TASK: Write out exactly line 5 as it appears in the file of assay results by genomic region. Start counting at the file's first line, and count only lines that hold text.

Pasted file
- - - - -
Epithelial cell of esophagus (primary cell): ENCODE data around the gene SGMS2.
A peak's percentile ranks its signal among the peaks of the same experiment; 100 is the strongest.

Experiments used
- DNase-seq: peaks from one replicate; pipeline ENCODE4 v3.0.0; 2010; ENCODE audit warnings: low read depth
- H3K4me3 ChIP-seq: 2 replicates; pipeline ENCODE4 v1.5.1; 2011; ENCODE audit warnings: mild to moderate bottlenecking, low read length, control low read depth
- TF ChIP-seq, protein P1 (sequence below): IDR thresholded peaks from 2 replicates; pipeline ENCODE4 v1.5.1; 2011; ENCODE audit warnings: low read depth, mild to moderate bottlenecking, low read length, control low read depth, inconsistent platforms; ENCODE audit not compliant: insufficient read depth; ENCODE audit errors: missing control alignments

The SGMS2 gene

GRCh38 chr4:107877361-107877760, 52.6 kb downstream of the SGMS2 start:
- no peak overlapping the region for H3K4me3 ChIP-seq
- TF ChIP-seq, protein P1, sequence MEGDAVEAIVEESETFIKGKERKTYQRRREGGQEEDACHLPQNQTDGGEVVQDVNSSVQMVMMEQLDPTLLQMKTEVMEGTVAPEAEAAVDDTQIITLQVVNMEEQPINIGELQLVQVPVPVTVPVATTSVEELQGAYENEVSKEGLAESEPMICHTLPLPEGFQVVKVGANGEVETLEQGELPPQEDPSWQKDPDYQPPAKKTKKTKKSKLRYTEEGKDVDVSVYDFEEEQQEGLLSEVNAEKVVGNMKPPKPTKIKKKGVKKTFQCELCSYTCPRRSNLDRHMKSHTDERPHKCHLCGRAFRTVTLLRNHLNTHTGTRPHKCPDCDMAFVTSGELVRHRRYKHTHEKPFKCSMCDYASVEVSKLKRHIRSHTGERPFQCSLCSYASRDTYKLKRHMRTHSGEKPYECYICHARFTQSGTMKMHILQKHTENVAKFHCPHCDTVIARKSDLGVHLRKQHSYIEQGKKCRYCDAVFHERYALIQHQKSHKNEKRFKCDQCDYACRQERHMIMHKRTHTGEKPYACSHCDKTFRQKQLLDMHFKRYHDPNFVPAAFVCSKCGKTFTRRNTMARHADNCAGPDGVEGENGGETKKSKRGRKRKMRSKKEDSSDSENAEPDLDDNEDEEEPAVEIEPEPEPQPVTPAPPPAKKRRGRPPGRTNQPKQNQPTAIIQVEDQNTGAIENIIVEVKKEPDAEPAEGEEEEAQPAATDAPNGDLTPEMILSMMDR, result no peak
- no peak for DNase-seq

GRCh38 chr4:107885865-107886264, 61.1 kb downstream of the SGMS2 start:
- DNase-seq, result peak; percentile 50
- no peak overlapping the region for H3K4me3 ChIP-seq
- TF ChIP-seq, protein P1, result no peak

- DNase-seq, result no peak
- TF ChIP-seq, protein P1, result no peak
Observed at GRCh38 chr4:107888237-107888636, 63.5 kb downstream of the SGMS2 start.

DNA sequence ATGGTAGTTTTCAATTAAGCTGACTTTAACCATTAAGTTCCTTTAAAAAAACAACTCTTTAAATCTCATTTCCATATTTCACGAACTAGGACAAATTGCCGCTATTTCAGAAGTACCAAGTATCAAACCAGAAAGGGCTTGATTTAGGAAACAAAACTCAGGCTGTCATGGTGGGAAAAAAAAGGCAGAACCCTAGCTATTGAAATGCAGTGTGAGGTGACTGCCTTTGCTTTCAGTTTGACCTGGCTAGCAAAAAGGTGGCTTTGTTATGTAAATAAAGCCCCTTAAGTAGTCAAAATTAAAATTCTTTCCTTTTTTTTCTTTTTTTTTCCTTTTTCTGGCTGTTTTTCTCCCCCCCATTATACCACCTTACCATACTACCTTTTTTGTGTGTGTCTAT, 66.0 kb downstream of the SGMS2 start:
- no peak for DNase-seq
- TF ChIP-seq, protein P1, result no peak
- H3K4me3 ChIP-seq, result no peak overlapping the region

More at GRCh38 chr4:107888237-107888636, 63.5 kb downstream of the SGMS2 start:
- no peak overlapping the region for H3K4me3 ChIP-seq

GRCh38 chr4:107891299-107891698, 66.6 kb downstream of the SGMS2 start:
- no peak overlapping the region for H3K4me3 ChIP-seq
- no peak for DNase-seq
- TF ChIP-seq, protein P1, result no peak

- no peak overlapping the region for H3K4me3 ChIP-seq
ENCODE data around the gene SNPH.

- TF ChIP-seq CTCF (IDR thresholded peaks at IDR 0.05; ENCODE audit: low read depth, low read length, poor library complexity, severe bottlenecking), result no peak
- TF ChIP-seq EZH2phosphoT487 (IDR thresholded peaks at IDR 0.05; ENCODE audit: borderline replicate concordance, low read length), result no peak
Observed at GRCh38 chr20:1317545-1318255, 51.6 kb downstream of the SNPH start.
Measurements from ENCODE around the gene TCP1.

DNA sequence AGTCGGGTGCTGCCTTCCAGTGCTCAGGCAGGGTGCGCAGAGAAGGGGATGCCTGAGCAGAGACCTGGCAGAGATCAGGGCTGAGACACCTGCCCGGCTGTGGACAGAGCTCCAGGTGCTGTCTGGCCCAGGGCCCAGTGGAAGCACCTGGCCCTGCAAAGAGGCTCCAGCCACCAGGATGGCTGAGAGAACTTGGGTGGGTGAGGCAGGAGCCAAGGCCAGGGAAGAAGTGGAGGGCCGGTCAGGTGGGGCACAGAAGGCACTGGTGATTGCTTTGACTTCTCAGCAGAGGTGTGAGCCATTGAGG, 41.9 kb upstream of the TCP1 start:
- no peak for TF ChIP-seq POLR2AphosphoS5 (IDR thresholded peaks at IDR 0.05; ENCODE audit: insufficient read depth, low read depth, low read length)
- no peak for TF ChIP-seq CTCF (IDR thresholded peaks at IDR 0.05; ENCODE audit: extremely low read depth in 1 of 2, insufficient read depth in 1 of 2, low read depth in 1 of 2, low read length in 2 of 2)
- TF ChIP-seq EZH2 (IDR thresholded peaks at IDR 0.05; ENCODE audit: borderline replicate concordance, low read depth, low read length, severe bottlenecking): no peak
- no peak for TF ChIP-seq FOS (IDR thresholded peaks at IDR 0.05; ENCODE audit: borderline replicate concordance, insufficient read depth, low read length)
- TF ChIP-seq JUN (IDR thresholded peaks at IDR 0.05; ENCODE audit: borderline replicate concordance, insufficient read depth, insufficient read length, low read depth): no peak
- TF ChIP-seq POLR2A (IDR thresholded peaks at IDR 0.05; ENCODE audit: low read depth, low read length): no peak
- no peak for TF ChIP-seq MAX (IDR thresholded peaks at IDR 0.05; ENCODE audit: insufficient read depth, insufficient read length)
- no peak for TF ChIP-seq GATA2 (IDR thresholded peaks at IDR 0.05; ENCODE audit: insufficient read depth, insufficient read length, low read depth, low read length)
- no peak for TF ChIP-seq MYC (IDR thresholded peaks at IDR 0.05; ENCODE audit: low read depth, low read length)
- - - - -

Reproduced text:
- H3K4me3 ChIP-seq: 2 replicates; pipeline ENCODE4 v1.5.1; 2011; ENCODE audit warnings: mild to moderate bottlenecking, low read length, control low read depth